I know which side I’m on. This columnist here seems to be equally sure which side she’s on. You can all decide for yourselves where you belong on this ideological battleground. But don’t kid yourself that this is a war where you can just sit on the sidelines or where there’s a “reasonable middle ground”. Ultimately, it’s about liberty v tyranny; about freedom of speech v creeping state control; free market capitalism v anti-growth collectivism; personal responsibility v suckling on the teat of the state; optimism v pessimism.

You choose.

Related posts:

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Australia’s green orchidectomy* | James Delingpole

April 25, 2012

The Krait Crew: How Aussies looked before the eco loons took over

A week into my Australian tour and I already I love the country and its people so much I could happily stay here forever. (Articles like this and this and this may partly explain why.) There’s just one small problem – well, one bloody big problem actually: the rampaging political correctness. How, in God’s name, did the robust, no-nonsense pioneer spirit of the original settlers who carved an earthly paradise out of burning hell allow itself to be watered down, warped and wimpified by a minority of tofu-knitting greens and tight-sphinctered lefties?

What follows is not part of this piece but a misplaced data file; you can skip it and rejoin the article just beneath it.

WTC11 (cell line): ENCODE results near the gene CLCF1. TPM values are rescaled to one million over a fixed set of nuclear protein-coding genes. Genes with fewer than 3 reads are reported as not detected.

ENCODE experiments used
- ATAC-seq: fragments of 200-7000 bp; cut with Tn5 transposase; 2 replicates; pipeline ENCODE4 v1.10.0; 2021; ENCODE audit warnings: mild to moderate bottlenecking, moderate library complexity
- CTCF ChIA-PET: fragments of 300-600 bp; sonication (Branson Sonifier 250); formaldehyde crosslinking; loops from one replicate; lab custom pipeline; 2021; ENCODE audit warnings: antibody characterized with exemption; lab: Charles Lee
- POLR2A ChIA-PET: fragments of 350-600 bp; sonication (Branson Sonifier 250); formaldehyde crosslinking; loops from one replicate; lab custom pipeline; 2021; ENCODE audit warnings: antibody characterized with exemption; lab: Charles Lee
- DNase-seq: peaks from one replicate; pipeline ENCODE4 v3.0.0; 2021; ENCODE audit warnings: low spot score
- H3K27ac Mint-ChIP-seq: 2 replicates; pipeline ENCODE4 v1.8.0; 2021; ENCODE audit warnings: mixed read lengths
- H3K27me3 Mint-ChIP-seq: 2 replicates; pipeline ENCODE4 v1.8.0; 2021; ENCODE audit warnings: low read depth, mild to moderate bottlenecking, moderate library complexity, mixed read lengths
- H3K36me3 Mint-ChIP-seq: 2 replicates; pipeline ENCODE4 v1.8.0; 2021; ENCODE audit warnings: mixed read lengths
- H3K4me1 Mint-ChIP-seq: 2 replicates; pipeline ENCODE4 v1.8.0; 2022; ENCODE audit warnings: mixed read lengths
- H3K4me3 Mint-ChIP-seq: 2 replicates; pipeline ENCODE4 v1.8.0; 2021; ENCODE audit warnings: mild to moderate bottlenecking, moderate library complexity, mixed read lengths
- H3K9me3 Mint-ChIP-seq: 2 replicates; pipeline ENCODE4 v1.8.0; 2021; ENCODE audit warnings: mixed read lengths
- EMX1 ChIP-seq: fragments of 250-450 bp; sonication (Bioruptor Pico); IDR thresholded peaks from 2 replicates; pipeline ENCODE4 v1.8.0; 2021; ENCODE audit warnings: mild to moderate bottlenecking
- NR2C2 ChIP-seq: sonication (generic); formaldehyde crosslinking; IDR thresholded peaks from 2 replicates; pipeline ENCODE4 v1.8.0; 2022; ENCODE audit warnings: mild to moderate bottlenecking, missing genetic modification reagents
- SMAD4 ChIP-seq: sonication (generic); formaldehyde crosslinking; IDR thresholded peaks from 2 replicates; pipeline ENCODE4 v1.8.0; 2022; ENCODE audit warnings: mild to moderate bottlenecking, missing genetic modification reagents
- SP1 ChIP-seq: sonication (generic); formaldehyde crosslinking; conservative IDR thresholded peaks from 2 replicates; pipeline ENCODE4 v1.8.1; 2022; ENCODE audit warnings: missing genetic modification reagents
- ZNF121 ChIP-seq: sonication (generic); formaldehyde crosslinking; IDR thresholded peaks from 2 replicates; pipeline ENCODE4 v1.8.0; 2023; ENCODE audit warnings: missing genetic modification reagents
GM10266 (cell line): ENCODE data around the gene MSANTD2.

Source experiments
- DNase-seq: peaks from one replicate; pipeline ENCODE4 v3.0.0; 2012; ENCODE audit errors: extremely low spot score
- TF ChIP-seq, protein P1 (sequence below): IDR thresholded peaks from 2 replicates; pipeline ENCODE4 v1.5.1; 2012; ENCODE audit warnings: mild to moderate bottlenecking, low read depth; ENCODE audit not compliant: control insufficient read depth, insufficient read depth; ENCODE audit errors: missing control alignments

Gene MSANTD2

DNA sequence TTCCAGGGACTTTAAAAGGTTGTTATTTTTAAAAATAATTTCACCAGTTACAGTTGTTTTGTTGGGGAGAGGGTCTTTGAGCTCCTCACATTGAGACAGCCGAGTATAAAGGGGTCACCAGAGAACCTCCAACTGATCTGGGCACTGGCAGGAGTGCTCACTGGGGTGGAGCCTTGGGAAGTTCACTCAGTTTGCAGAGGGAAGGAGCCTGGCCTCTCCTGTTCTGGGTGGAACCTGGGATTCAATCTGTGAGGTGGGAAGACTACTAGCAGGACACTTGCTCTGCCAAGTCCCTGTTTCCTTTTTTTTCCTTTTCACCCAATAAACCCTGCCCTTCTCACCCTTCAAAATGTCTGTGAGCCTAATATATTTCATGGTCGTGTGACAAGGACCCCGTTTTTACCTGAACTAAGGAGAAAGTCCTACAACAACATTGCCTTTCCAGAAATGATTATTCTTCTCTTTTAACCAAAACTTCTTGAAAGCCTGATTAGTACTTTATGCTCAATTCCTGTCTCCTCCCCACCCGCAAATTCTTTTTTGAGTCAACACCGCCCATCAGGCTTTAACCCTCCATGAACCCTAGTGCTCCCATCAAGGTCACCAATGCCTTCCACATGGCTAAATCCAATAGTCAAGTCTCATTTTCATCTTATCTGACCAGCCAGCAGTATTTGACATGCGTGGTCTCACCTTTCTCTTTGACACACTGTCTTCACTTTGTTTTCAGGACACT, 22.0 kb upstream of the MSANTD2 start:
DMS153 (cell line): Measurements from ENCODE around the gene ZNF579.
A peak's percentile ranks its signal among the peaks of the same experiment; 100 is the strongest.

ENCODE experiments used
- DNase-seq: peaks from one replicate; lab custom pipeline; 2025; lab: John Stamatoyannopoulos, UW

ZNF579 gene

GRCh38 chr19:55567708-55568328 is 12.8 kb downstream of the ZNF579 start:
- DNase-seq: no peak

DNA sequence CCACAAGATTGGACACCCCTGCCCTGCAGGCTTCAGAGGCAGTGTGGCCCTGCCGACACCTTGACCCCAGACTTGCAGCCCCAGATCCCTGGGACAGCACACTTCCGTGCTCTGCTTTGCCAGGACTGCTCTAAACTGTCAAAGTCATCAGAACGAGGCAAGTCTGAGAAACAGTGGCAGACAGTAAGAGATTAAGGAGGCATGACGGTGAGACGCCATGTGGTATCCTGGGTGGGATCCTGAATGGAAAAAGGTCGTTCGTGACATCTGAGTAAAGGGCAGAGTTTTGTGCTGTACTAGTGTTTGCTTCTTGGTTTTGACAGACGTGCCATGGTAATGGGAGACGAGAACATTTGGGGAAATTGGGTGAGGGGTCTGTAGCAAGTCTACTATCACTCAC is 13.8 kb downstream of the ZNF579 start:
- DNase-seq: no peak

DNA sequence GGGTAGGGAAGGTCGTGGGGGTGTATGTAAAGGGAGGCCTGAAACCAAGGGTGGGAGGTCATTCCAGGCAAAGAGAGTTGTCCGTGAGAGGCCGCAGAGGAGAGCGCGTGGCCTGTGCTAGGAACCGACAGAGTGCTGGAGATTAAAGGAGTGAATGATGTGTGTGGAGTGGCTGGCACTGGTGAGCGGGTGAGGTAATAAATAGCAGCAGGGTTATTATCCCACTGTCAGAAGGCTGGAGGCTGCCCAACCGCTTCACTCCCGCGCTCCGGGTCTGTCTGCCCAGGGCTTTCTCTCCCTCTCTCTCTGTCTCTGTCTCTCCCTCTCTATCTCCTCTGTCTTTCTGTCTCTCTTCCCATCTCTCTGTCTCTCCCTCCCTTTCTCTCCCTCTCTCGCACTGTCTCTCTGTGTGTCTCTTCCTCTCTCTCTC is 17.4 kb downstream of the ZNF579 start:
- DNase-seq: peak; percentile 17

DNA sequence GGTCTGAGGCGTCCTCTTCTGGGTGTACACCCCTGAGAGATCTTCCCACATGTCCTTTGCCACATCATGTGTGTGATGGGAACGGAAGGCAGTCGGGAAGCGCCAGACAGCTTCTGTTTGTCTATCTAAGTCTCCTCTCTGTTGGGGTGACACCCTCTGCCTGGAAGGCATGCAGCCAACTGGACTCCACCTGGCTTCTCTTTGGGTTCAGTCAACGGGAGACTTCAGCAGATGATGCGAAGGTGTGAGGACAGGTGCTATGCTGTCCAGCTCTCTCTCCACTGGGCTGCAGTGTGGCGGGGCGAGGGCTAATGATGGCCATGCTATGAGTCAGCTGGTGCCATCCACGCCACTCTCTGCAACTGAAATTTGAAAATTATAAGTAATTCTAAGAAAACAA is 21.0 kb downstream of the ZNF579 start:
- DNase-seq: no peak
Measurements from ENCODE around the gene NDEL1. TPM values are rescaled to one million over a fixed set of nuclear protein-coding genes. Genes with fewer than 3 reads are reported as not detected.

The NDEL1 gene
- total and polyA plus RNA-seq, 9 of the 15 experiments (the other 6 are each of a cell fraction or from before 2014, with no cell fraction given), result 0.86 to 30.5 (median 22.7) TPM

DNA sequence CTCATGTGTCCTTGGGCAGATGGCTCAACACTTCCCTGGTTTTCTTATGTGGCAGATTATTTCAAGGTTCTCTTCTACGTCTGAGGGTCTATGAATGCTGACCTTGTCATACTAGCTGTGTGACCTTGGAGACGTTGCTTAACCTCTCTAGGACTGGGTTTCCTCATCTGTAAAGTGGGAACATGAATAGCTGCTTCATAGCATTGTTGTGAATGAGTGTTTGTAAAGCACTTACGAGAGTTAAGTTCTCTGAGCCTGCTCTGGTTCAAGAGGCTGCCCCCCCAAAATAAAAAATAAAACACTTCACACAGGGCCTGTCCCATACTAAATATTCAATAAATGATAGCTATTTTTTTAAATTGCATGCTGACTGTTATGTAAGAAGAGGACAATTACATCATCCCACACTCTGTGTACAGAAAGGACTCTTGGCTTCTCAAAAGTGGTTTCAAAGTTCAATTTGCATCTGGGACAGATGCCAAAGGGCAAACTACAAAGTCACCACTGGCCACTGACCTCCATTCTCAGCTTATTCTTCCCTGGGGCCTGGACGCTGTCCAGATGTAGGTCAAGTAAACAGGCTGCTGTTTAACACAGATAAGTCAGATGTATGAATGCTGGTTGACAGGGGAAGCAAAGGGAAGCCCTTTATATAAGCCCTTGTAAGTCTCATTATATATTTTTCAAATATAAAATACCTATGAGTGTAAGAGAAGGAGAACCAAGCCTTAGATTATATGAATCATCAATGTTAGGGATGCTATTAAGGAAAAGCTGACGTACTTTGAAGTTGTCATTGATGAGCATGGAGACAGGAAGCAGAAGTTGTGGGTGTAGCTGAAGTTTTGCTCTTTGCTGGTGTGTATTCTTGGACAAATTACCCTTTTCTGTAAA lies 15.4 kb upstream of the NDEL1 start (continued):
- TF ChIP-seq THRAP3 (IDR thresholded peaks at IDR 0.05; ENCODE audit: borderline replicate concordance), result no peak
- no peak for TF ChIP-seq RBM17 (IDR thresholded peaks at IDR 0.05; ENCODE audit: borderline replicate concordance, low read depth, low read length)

Let me give you one example. (Plenty more will follow, let me assure you, for Oz is the land of Political Correctness and Eco Fascism gone mad. Traditional Owners, anyone???) I’ve just returned from the remote Western Australian fishing port of Exmouth, point of embarkation for one of the most daring missions of the Second World War: Operation Jaywick.

A mixed British and Australian team of Z Special Unit commandos (their skin dyed the kind of Asiatic yellowy-brown which would probably have had the operation cancelled before the start, nowadays, because of its evidently racist undertones) set out in a small, captured Japanese fishing boat – named MV Krait – for what should have been a suicide mission to attack the Japanese in Singapore harbour. They anchored the boat off shore, paddled the last 31 mile leg in kayaks, and used limpet mines to destroy 39,000 tonnes of shipping. The Japanese were so completely unprepared that they didn’t know what had hit them. Amazingly the commandos all made it back safely. (Only to perish on a subsequent mission). (H/T Barry Corke)

And what has become of Exmouth nearly 70 years on? It’s a remote and exotic tourist destination well worth a visit as possibly the best place anywhere in the world to go snorkelling with whale sharks, magnificent leviathans up to 60 feet long. That’s the good news. The bad is that the whole region is in thrall to the agents of DEC (Western Australia’s Department of Environment and Conservation) which enforces environmental correctness throughout the state with a zeal which would not have disgraced Imperial Japan’s secret police the Kempitai.